for rent control in Ann Arbor is
an issue that affects everyone that
lives here, including students. Try-
ing to decriminalize marijuana pos-
session by making it a $5 fine is
an issue that affects (almost)
everyone that lives here. Trying to
institute community control of the
police to end their harrassment of
young people and blacks is an is-

sue that affects everyone that lives
here. We could then reorder police
priorities to concentrate on violent
crimes and robberies rather than
victimless crimes like marijuana
possession and loitering. (Under
the present Democratic administra-
tion, arrests for possession of mari-
juana went up 33 per cent last
SO YOU SAY: "Insipid politic-
ians. Anybody can talk a good
game." True. The Republicans and
the Democrats do. My incumbent
opponent has for years. But, to
confirm your skepticism towards
politicians, he hasn't ' followed
through. Two years ago, he claim-
ed he would work for establishing
viable grievance procedures against
the police. He has initiated noth-
ing in this area and even voted
against a directive resolution
which would have advertised t h e
existence and powers of the Hu-
man Rights Department, the city
body established to investigate dis-
crimination complaints.
We think we're different. In the
last year when we've had two peo-
ple sitting on City Council we work-
ed for what we had, promised. We
brought up rent control, slashing
excessive salaries, strengthening
the human rights ordinance
against discrimination, tightening
the anti-strikebreaking ordinance,
and a variety of consumer ordin-

ances from unit pricing to banning
non-returnable bottles.
Some of these measures have
passed. The ones that haven't were
defeated by Republican and Demo-
cratic opposition. It becomes clear
that a radical,.alternative party is
necessary. We know that Ann Ar-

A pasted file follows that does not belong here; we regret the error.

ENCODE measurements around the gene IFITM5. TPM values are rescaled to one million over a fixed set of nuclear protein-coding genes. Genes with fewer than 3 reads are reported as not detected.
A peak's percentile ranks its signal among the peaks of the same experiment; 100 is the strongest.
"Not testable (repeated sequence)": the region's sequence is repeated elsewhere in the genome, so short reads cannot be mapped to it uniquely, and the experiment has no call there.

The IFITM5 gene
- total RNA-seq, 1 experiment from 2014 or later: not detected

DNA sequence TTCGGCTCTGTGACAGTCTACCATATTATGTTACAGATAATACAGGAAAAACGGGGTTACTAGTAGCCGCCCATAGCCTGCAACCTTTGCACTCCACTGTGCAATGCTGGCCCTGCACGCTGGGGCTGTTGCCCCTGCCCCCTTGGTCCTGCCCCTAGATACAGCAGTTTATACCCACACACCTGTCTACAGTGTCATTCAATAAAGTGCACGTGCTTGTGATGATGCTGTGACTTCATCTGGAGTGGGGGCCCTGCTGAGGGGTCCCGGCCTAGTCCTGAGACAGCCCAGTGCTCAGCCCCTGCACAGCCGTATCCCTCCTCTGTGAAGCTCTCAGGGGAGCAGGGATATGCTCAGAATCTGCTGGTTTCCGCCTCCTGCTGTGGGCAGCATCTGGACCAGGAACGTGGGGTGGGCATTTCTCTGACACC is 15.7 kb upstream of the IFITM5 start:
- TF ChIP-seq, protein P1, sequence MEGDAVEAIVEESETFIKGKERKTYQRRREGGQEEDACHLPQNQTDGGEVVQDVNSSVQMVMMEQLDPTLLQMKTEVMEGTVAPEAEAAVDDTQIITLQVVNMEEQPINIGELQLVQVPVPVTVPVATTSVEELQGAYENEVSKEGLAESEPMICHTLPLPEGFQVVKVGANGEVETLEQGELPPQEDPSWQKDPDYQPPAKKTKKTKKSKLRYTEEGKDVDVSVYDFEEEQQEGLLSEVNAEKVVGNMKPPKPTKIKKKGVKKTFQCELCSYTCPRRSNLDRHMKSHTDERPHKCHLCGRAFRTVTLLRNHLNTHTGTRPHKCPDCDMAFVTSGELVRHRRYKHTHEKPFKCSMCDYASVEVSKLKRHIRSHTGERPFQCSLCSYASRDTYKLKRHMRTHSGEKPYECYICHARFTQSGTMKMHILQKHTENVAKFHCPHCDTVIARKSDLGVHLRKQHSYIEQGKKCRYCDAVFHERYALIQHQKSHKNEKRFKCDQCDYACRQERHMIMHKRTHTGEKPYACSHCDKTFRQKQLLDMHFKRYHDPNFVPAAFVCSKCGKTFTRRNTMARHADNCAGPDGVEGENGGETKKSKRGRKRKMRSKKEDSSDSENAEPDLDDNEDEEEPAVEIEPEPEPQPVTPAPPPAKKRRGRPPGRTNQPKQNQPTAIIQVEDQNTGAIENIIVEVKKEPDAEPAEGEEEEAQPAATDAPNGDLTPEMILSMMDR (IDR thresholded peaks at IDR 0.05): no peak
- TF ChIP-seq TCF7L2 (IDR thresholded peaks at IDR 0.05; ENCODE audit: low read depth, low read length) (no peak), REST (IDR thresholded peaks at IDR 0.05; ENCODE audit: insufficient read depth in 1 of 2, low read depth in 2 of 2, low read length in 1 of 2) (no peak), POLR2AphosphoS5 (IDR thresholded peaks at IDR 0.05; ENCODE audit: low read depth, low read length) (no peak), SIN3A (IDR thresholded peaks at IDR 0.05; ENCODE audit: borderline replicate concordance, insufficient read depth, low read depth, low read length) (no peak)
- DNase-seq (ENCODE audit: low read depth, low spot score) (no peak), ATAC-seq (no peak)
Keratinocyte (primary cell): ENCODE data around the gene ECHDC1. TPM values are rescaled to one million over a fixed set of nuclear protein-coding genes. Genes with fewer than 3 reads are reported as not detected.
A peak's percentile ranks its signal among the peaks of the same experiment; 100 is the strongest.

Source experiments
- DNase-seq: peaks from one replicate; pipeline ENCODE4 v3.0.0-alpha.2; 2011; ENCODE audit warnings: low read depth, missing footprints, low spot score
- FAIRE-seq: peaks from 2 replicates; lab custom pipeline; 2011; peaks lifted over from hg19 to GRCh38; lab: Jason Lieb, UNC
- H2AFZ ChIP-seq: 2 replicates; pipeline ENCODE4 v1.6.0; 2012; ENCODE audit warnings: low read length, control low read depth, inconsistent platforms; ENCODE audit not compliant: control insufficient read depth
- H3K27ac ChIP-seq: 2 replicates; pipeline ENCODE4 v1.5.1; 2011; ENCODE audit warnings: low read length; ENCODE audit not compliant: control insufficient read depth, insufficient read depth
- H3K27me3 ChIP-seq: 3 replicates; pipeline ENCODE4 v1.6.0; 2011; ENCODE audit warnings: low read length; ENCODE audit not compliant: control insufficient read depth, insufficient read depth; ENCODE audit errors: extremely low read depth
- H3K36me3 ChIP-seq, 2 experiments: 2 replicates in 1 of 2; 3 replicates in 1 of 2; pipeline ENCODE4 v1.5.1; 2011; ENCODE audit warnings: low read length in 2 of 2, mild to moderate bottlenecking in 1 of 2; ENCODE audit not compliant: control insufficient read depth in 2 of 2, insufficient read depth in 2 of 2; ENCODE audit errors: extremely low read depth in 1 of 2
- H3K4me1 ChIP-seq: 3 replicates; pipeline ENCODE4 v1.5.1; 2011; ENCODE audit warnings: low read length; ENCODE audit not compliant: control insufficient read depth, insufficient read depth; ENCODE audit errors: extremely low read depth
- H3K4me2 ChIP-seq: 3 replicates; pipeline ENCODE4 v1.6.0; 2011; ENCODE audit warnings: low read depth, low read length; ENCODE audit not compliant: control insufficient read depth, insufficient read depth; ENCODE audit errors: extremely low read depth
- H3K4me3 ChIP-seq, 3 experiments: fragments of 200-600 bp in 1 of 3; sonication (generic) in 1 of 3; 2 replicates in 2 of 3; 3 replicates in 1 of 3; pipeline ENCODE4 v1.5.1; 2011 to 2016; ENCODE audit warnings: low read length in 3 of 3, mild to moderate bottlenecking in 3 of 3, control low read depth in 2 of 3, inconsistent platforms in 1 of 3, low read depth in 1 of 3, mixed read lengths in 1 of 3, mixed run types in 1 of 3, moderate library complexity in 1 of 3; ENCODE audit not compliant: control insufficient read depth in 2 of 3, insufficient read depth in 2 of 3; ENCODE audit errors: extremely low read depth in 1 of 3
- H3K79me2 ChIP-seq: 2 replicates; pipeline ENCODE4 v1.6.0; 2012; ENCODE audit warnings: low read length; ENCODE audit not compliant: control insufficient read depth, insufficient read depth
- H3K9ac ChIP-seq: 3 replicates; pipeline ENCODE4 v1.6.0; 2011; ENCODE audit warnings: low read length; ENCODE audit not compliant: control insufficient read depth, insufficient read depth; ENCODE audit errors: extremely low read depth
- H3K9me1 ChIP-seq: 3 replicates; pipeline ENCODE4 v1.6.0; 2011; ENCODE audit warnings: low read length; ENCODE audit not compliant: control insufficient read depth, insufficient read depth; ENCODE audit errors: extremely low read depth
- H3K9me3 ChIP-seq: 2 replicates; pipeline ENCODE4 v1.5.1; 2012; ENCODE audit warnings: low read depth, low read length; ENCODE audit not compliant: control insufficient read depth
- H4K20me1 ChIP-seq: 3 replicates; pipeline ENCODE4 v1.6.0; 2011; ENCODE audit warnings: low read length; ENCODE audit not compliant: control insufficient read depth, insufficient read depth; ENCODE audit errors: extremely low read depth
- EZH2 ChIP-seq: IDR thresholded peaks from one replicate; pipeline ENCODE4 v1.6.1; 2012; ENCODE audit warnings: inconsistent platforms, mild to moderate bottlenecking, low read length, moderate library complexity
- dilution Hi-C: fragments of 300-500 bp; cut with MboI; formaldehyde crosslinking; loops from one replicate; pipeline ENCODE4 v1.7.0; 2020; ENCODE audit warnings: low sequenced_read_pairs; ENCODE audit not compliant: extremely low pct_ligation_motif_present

bor won't become an ideal society
overnight. But by using the power
we have we can push it in that di-
Norris Thomas
j SEEK reelection to Council be-
cause I feel I can bring the kind
of balance that is sorely needed. I
will listen to the interests of the
various parts of the !ommunity,
particularly those who do anot be-
long to controlling groups.
Voters have a clear voice be-
tween going back to government
for the privileged and a govern-
ment for everyone: Government
measured not by rhetoric but by
the real decisions rnde by Coun-
This city has come a long way
in improving traditional services
and establishing needed new serv-
ices. Both are necessarv, yet HRP
would cheerfully abolish the po-
lice department, white the Repub-
licans would cancel social pro-
grams. Most Ann Art'orites are not
willing to exchange these services

for promises of returning to come
imagined problemless era. These
promises are designed to create a
false sense that the will of all is
being served. There w11l be ro sc-
ctrity until neonle ire provided
with essential services and just
REGRESSIVE elements of this
City are succeeding in dividing the
liberal-radical majority bloc. A pas-
sion for rhetoric and an insatiable
appetite for causes will permit con-
smrratiVes to regain control of City
Hall. Concern for the general wel-
fare of the peonle is losing out to a
quest for nower and nressure group
representation. Citizens must begin
to look past the sneech-making to
the basic issues, which are ge+ting
lost. Inflexible approaches to gov-
erning this city, -be they rooted in
utovian ideology or interest obli-
gations can only result in r i a 1